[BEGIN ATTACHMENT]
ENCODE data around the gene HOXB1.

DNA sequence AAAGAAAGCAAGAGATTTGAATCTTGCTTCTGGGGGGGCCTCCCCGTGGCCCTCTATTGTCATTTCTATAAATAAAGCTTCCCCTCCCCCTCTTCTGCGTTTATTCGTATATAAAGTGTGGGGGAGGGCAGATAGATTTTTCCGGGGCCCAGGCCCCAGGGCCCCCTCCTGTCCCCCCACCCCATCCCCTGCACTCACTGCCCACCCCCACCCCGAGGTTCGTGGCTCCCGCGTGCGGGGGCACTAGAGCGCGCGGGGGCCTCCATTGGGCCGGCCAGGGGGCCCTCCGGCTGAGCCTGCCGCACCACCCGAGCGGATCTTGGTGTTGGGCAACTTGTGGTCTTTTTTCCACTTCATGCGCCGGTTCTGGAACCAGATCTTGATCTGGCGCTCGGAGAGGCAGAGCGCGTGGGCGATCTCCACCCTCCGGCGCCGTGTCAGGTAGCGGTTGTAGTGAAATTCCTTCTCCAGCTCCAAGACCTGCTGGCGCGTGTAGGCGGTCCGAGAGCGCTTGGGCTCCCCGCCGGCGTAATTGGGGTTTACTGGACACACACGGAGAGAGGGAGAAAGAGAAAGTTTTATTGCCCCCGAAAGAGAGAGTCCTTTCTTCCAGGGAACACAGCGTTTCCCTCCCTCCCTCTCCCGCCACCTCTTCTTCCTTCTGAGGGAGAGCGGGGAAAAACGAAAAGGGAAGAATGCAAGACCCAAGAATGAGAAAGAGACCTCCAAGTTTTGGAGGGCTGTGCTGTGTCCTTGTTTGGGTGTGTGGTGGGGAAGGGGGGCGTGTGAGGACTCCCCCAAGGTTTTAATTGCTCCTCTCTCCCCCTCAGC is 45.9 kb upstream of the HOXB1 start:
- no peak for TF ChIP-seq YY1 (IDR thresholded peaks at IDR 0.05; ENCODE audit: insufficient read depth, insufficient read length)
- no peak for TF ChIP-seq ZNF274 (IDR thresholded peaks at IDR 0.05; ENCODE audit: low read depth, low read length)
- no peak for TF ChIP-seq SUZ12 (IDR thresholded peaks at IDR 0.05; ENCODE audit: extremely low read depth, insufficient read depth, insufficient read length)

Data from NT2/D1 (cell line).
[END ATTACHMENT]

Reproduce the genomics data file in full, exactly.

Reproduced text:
ENCODE data around the gene HOXB1.

DNA sequence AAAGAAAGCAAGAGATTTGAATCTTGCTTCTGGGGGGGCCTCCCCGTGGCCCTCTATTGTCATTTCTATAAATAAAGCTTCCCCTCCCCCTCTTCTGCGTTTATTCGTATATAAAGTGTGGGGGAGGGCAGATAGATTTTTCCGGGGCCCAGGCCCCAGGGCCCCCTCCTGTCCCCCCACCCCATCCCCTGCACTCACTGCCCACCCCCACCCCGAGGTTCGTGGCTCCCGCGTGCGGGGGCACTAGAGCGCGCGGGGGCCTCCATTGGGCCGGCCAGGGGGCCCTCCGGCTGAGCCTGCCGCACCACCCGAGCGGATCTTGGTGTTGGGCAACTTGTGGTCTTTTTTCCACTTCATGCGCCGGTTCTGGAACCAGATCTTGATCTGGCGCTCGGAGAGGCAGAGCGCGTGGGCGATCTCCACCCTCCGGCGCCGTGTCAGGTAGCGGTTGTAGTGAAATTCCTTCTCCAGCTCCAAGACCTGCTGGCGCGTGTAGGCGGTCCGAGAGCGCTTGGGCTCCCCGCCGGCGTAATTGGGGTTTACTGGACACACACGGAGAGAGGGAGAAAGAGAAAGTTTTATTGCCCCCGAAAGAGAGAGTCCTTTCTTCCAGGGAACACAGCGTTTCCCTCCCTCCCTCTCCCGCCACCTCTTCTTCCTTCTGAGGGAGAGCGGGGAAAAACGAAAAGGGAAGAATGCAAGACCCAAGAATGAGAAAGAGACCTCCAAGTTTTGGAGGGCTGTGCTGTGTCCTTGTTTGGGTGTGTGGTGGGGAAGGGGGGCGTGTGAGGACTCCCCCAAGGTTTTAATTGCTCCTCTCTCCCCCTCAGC is 45.9 kb upstream of the HOXB1 start:
- no peak for TF ChIP-seq YY1 (IDR thresholded peaks at IDR 0.05; ENCODE audit: insufficient read depth, insufficient read length)
- no peak for TF ChIP-seq ZNF274 (IDR thresholded peaks at IDR 0.05; ENCODE audit: low read depth, low read length)
- no peak for TF ChIP-seq SUZ12 (IDR thresholded peaks at IDR 0.05; ENCODE audit: extremely low read depth, insufficient read depth, insufficient read length)

Data from NT2/D1 (cell line).